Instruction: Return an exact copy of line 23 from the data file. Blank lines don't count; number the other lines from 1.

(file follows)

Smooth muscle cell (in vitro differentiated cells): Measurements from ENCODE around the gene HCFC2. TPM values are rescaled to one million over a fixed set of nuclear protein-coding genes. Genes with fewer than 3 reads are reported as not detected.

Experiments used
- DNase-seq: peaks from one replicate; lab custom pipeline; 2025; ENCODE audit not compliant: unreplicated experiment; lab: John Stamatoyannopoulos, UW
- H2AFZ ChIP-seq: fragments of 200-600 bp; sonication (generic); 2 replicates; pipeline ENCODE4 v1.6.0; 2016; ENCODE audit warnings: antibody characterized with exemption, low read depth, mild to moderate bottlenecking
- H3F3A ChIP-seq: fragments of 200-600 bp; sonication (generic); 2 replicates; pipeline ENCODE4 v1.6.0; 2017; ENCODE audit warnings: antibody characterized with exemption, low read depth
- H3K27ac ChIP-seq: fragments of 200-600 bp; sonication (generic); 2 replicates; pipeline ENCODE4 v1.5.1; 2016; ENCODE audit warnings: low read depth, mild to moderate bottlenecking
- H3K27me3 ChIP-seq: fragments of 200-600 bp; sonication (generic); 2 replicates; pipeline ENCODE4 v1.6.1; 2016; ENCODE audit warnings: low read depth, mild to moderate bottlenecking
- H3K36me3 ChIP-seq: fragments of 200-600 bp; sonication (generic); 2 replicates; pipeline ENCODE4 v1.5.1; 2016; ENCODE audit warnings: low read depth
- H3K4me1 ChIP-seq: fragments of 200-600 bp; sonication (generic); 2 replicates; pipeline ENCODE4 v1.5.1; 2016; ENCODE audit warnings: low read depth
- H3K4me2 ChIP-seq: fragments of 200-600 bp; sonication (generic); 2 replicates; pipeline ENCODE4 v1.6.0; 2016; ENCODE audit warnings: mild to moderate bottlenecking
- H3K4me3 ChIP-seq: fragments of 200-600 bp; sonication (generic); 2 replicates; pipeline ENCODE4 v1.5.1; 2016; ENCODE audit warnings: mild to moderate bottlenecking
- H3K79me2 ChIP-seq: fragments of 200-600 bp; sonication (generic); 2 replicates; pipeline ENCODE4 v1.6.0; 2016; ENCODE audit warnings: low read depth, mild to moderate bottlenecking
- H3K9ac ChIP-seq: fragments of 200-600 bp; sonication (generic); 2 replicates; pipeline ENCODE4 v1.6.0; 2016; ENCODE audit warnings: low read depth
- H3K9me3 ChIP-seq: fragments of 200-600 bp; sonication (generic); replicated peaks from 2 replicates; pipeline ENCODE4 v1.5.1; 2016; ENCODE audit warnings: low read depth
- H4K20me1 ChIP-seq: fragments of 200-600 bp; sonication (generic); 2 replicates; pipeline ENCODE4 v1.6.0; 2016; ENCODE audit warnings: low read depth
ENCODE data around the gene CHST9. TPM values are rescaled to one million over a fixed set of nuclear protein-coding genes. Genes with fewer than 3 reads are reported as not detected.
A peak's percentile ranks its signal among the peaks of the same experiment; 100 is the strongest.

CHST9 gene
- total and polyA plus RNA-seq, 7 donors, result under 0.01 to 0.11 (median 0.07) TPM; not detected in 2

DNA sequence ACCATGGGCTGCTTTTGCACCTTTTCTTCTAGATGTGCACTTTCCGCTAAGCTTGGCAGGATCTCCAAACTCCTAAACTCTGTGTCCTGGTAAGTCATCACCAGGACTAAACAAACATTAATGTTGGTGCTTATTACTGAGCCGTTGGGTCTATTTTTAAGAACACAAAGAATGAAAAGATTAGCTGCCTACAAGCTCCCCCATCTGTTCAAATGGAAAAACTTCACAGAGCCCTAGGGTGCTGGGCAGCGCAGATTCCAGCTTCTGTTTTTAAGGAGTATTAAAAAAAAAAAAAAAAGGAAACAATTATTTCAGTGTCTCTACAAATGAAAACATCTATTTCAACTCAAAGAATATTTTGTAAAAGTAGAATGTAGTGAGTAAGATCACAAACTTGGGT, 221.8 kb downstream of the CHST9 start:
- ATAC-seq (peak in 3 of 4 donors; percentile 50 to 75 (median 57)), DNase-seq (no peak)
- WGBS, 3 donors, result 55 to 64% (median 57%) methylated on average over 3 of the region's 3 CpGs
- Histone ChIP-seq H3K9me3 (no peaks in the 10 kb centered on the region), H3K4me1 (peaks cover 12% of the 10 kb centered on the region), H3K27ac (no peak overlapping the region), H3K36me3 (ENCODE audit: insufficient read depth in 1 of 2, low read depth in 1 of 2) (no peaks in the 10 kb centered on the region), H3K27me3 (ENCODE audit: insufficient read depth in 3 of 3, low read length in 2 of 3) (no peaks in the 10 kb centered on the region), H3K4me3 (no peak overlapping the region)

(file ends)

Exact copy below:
- Histone ChIP-seq H3K9me3 (no peaks in the 10 kb centered on the region), H3K4me1 (peaks cover 12% of the 10 kb centered on the region), H3K27ac (no peak overlapping the region), H3K36me3 (ENCODE audit: insufficient read depth in 1 of 2, low read depth in 1 of 2) (no peaks in the 10 kb centered on the region), H3K27me3 (ENCODE audit: insufficient read depth in 3 of 3, low read length in 2 of 3) (no peaks in the 10 kb centered on the region), H3K4me3 (no peak overlapping the region)